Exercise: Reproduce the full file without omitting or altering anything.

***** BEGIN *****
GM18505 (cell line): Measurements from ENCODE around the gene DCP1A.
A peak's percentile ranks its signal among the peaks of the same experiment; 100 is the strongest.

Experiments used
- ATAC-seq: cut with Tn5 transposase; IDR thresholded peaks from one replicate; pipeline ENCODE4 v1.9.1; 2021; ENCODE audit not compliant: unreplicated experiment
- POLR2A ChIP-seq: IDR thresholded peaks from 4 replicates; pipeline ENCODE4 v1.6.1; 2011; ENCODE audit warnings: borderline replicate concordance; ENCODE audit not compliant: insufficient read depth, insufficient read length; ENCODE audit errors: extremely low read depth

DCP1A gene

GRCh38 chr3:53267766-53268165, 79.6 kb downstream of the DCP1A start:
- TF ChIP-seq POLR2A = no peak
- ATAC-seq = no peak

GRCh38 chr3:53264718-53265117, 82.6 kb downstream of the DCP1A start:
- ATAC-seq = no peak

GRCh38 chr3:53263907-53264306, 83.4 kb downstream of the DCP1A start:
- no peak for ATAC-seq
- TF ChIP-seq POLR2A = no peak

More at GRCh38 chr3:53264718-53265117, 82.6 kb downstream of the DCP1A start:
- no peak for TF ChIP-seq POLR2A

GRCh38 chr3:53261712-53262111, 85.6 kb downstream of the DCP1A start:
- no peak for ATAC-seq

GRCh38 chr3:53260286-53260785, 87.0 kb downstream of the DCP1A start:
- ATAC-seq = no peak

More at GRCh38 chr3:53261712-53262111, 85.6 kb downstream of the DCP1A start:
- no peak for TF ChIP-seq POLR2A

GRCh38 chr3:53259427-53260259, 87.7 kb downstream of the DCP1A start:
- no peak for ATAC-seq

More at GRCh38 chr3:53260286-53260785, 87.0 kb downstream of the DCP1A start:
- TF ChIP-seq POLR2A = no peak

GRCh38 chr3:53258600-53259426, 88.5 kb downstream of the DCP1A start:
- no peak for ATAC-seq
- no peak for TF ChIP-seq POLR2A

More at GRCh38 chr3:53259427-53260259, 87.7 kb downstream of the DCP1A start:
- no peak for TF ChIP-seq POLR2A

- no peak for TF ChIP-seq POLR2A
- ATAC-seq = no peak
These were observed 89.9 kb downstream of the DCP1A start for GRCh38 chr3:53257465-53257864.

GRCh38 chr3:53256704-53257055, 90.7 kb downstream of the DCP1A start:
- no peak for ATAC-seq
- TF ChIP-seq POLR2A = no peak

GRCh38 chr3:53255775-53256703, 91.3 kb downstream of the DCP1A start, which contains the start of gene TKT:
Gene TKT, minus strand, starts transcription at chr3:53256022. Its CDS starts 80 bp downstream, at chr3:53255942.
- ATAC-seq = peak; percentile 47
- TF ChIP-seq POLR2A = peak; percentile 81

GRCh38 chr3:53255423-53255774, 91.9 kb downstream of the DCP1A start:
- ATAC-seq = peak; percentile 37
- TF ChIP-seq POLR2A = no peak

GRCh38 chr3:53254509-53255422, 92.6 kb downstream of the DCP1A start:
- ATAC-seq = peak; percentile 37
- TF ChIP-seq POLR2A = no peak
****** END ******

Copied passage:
GM18505 (cell line): Measurements from ENCODE around the gene DCP1A.
A peak's percentile ranks its signal among the peaks of the same experiment; 100 is the strongest.

Experiments used
- ATAC-seq: cut with Tn5 transposase; IDR thresholded peaks from one replicate; pipeline ENCODE4 v1.9.1; 2021; ENCODE audit not compliant: unreplicated experiment
- POLR2A ChIP-seq: IDR thresholded peaks from 4 replicates; pipeline ENCODE4 v1.6.1; 2011; ENCODE audit warnings: borderline replicate concordance; ENCODE audit not compliant: insufficient read depth, insufficient read length; ENCODE audit errors: extremely low read depth

DCP1A gene

GRCh38 chr3:53267766-53268165, 79.6 kb downstream of the DCP1A start:
- TF ChIP-seq POLR2A = no peak
- ATAC-seq = no peak

GRCh38 chr3:53264718-53265117, 82.6 kb downstream of the DCP1A start:
- ATAC-seq = no peak

GRCh38 chr3:53263907-53264306, 83.4 kb downstream of the DCP1A start:
- no peak for ATAC-seq
- TF ChIP-seq POLR2A = no peak

More at GRCh38 chr3:53264718-53265117, 82.6 kb downstream of the DCP1A start:
- no peak for TF ChIP-seq POLR2A

GRCh38 chr3:53261712-53262111, 85.6 kb downstream of the DCP1A start:
- no peak for ATAC-seq

GRCh38 chr3:53260286-53260785, 87.0 kb downstream of the DCP1A start:
- ATAC-seq = no peak

More at GRCh38 chr3:53261712-53262111, 85.6 kb downstream of the DCP1A start:
- no peak for TF ChIP-seq POLR2A

GRCh38 chr3:53259427-53260259, 87.7 kb downstream of the DCP1A start:
- no peak for ATAC-seq

More at GRCh38 chr3:53260286-53260785, 87.0 kb downstream of the DCP1A start:
- TF ChIP-seq POLR2A = no peak

GRCh38 chr3:53258600-53259426, 88.5 kb downstream of the DCP1A start:
- no peak for ATAC-seq
- no peak for TF ChIP-seq POLR2A

More at GRCh38 chr3:53259427-53260259, 87.7 kb downstream of the DCP1A start:
- no peak for TF ChIP-seq POLR2A

- no peak for TF ChIP-seq POLR2A
- ATAC-seq = no peak
These were observed 89.9 kb downstream of the DCP1A start for GRCh38 chr3:53257465-53257864.

GRCh38 chr3:53256704-53257055, 90.7 kb downstream of the DCP1A start:
- no peak for ATAC-seq
- TF ChIP-seq POLR2A = no peak

GRCh38 chr3:53255775-53256703, 91.3 kb downstream of the DCP1A start, which contains the start of gene TKT:
Gene TKT, minus strand, starts transcription at chr3:53256022. Its CDS starts 80 bp downstream, at chr3:53255942.
- ATAC-seq = peak; percentile 47
- TF ChIP-seq POLR2A = peak; percentile 81

GRCh38 chr3:53255423-53255774, 91.9 kb downstream of the DCP1A start:
- ATAC-seq = peak; percentile 37
- TF ChIP-seq POLR2A = no peak

GRCh38 chr3:53254509-53255422, 92.6 kb downstream of the DCP1A start:
- ATAC-seq = peak; percentile 37
- TF ChIP-seq POLR2A = no peak